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reality is broken

What The Ideal Gamer is Portrayed As

Within the very first chapter, Jane McGonigal portrays a picture to the reader’s mind of what a gamer can be portrayed as.  They have the concepts of visual, quantitative  and lastly qualitative.  However that’s not all that these gamers seem to portray they also throw the personality traits of being able to hande busywork, mental work, physical work, discovery work, and also creative work.
Reading the descriptions of these makes me come to the realizations that these gamers have the same atributions and ambitions just like student athletes would have (I didn’t really think of it until know until watching one of my teammates playing League of Legends of LOL).
By watching some of my teammates play LOL, this game inhabits all of these characteristics.  Starting off with busywork, as the said player playing this game he or she is constantly on his or her toes trying to defeat whatever oppenent they are up against, along with trying to be on top of their team as well.  Mental work is kind of the same way.  For this game the player is constantly on their toes or mouse in this case.  Watching the players using rapid finger movements upon the clicker on the mouse shows how intent he or she is into the game.  Physical Work, I didn’t normally believe that there was too much physical work in any type of video games at all.  After reading the description of this, “heats beat faster, our lungs pump harder, our glands swear like crazy” I can now see that through the actions of my teammate portraying that through LOL.  Within LOL, there are an enormous amount of maps.  There may be only five maps but to go through them all they’re huge, which this incorporates McGonigal’s thought of discovery work where players explore throughout “mysterious 3D environments”.  And lastly there’s creative work that can come in hand and hand with LOL.  From this type of work, there’s the sense of gratitude that is formed from it to where the gamer has felt like he or she has accomplished something from the said game.  Just like LOL where the player defeats his or her opponents, unlike my teammate right now who sounds like he’s groaning from the game…



2 thoughts on “What The Ideal Gamer is Portrayed As

  1. Your experience with your teamate while playing LOL is right on with what McGonical is talking about in her breakdown of work as related to gaming. As a player you are going through so many different emotions that make your mind and body re-act in so many different ways. This type of gaming acts as a great training tool in real life scenarios. My favorite part that you discussed was the use of maps in LOL. I have never played the game but this seems like it would help in everyday life. If you are studying maps in a game you are preparing yourself for easier navigation of the land we live in.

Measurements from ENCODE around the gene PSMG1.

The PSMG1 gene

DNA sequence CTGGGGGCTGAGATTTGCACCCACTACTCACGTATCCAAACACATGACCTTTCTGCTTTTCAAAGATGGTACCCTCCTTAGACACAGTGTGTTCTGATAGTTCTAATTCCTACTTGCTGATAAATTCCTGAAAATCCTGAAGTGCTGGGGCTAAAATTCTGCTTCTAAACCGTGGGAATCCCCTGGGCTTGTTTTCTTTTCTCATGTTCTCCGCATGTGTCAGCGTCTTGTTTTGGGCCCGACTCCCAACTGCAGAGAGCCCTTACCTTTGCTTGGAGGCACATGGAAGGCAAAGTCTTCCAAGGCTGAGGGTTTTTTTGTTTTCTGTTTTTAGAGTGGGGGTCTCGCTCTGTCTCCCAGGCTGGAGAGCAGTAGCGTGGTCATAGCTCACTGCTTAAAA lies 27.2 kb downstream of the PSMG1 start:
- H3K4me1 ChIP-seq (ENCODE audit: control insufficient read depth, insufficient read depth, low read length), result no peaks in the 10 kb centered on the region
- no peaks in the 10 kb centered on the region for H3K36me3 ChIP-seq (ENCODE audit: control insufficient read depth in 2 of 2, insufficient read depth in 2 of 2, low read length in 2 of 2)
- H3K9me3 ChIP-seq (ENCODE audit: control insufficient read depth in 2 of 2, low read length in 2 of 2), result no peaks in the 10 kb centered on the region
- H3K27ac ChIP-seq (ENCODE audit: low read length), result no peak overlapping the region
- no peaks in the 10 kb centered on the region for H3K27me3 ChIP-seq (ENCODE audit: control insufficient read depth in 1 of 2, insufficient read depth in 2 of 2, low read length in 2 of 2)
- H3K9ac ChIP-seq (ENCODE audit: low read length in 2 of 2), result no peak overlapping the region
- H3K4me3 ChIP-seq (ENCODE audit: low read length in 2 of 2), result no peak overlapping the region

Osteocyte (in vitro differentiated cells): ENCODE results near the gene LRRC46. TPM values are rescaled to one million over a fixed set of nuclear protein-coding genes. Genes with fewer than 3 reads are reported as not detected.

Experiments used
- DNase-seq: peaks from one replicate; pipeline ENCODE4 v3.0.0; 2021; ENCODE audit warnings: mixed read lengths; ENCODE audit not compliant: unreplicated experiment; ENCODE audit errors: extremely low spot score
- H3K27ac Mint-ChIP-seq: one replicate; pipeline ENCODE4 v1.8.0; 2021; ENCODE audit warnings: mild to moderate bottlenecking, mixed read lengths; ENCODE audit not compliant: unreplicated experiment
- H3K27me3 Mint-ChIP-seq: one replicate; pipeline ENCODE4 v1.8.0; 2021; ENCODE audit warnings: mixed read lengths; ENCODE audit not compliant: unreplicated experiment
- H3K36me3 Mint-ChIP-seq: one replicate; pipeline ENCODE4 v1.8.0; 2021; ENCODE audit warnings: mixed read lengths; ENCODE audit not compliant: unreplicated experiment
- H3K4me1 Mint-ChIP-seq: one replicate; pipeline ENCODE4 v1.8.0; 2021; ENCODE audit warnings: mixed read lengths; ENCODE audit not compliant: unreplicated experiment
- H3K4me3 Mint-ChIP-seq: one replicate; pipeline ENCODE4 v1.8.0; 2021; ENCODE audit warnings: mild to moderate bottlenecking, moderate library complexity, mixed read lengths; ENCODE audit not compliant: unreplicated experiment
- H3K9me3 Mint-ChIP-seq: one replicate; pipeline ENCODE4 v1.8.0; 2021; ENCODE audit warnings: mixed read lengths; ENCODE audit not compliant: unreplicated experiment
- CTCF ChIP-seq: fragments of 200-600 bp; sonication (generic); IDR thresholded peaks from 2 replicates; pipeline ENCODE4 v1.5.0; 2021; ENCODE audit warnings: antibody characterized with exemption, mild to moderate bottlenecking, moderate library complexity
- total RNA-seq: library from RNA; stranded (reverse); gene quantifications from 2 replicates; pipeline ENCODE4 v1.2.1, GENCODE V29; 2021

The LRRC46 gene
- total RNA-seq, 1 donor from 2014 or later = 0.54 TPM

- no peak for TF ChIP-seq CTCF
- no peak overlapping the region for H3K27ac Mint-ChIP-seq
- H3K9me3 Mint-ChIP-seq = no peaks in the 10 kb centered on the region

Posted by wjcasey | May 23, 2013, 12:12 pm
  2. I really like the idea of using McGonigal’s analysis of video games across genres of activities. The comparison you give of gamers to athletes really shows the importance of the video game, at least in McGonigal’s eyes. It proves the validity of video games simply because they involve the same emotions and requirements as many other more accepted forms of activities, such as sports or mental groups. Gaming (at least in games that are for multiple players) require much strategy and social interaction, things that are praised by the general public. League of Legends is a perfect example because it requires teamwork, strategy, and busywork, just like any sport requires teamwork among the players, strategies in the plays, and busywork, which could be the setting up of the field. These skills used in League of Legends can be used in a sport or even at work. The hard part seems to be transferring these important skills used in video games into other types of activities considering the fact that many gamers stick to what they know- games.

    Posted by jamesste | May 23, 2013, 5:14 pm

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